These tech tools can often simplify a variety of office responsibilities, ranging from supply chain management to aggregating sales data. However, an ever-growing tech stack can actually introduce a new complication for small businesses: effectively managing and monitoring all their tech tools.
1. Document your current tech stack
You can’t manage your tech stack if you don’t know what is in it. This is why your business must first start by collecting information on all the tools your company uses. This should include every department (and in a small business, possibly each individual), and cover every tech product that your company pays for to perform its work.
Once you’ve received this information from everyone within your organization, make a list of each tool, which department uses it and the total cost for the subscription. This big picture view is the essential starting point for managing your tech stack.
2. Identify redundancies
Small businesses can sometimes operate in a siloed environment, where one department isn’t even aware of the tool used by another. This can easily create a situation where different employees are subscribed to different tech tools that functionally do the same thing.
A small business won’t have the need (or budget) for multiple video conferencing or workplace collaboration tools. Identify where different tools in your tech stack overlap with each other. When you have multiple tools that perform the same function, you will save money and help your entire team become more efficient by eliminating the extras.
You may also discover that some tech tools aren’t being used for their full suite of features. Quite often, you may be able to cut costs by switching to a tool that only provides the features your team actually needs, rather than paying for a host of unnecessary extra functionalities.
Fill gaps in your tech stack
When evaluating your current tech stack, you should also take time to consider any inefficiencies where adopting a new tool could improve your business functions. You would hardly be alone in this. A vcita survey of more than 3,000 small and micro business owners found that 96 percent adopted a new digital tool in 2021. These tools help make their business more efficient, say 97.1 percent, with 32.7 percent using four to six tools regularly.
This data highlights the growing range of applications available to fill common needs faced by small businesses, such as finding new clients, managing cash flow and retaining current clients. Chances are, if you can identify an inefficiency in your business operations, there is now a tech tool available to help.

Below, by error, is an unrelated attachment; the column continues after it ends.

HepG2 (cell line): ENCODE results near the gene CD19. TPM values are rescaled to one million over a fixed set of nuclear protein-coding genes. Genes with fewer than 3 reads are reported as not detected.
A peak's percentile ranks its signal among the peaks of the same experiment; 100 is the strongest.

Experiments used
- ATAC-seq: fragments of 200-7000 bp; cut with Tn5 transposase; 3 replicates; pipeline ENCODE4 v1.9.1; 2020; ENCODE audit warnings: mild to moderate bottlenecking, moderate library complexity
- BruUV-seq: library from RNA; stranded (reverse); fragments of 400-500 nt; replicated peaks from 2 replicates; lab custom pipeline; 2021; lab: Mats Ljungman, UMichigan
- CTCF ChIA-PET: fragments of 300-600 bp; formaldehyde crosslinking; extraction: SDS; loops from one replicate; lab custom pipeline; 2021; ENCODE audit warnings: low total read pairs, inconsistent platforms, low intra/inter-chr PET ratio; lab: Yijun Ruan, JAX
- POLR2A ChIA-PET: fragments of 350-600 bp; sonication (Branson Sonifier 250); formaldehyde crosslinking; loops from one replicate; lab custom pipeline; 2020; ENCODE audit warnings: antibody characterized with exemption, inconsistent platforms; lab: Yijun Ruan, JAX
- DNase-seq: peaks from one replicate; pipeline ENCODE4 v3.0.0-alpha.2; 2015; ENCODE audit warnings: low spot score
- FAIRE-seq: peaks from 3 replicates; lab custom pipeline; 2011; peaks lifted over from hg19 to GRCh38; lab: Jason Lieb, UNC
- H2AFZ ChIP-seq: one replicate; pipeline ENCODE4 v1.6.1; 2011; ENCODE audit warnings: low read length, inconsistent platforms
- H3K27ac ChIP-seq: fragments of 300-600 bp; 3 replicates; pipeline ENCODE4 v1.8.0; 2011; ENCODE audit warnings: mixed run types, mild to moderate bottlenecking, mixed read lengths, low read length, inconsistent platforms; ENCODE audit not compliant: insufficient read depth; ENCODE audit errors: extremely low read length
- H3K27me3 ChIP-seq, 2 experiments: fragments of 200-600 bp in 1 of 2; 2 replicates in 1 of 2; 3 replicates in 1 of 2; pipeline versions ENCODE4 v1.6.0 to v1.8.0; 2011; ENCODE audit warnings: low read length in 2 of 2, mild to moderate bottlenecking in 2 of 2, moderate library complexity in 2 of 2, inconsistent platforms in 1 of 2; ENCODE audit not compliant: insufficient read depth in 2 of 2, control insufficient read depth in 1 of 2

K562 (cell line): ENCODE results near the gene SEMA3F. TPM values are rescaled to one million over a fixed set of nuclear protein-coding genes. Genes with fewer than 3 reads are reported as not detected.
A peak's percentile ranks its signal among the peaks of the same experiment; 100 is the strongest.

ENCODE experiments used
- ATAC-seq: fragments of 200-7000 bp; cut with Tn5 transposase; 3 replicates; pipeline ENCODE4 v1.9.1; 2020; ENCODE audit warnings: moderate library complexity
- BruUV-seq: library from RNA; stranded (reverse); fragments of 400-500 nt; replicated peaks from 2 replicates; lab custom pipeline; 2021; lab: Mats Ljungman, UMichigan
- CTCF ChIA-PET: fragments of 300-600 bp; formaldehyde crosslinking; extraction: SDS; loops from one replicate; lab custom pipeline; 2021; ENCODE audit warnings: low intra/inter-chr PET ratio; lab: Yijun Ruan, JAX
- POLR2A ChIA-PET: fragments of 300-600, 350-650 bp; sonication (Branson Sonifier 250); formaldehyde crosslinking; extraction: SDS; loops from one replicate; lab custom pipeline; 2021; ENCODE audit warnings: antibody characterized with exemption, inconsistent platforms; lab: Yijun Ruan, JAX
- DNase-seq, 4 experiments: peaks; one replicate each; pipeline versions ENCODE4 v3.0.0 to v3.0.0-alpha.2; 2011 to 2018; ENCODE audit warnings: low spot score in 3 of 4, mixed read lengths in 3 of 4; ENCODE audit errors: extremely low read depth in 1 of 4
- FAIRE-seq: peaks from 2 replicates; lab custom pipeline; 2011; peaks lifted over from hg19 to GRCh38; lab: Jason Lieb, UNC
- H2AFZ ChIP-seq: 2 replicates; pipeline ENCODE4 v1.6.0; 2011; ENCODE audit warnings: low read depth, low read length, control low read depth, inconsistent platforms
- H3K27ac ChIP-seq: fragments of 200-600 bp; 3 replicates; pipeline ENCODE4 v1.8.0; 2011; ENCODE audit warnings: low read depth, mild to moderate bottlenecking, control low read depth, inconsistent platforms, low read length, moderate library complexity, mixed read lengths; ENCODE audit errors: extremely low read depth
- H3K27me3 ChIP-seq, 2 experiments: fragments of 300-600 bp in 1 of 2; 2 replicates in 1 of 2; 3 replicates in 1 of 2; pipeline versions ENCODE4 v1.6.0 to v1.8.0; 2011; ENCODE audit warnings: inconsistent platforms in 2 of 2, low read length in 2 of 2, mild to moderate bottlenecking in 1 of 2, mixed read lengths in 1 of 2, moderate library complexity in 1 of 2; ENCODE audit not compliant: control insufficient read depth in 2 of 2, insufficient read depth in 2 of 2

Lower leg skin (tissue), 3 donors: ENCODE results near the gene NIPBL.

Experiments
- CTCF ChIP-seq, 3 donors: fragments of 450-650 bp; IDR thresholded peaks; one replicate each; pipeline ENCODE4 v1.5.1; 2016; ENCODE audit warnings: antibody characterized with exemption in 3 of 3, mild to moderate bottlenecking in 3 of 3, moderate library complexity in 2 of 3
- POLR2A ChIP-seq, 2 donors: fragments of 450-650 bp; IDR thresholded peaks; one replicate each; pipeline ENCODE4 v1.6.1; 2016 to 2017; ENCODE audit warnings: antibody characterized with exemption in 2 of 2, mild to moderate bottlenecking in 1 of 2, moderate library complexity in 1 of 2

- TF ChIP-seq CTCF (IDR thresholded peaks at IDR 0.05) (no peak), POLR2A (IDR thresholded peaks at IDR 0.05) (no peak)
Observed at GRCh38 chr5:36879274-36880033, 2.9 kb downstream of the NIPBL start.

Make a list of areas that could benefit from additional tech assistance to guide future research into new tools your company could use.
Replace dysfunctional tech
An analysis of your tech stack is also a good time to evaluate just how well the tools your company uses are actually working. Unsurprisingly, this can go a long way in helping you decide which tool to keep if you have multiple software subscriptions for the same task. But getting into in-depth discussions with your team can also help you identify which non-redundant tech tools are due for an upgrade.
If a tech tool isn’t improving your processes, communication and documentation, your business likely isn’t performing as efficiently as it could be. A tool that is confusing or time-consuming is likely hurting productivity, rather than helping it.
In this case, the solution should be to find a replacement that performs the desired task in a more efficient manner. Research from Workday reveals that 75 percent of business leaders choose to implement SaaS tools to improve their company’s agility.
The right tools will enable your team to focus their efforts on more important work that drives profits, while also helping them perform their current responsibilities better.
Develop an oversight strategy for the future
Your work isn’t done after you’ve performed your initial evaluation of your tech stack. Your evaluation should be future-focused, identifying and responding to not just the needs and challenges you face today, but the ones that could arise in the future as you scale.
To that end, you should develop an oversight strategy to guide how you evaluate tech tools in the future. Have processes in place for determining whether you should adopt a new tool, or if you should stop using a particular software program. Clear evaluation and approval guidelines will prevent unnecessary and unauthorized spending so your tech stack remains easy to manage.
The right tech tools can greatly boost your productivity. But a disorganized tech stack can easily become a drain on your bottom line as you spend on redundant or outdated tools.
By performing a thorough evaluation of your current tech stack and implementing an oversight strategy for future use, you’ll have a clear understanding of which tools you need to adopt, replace or retire altogether.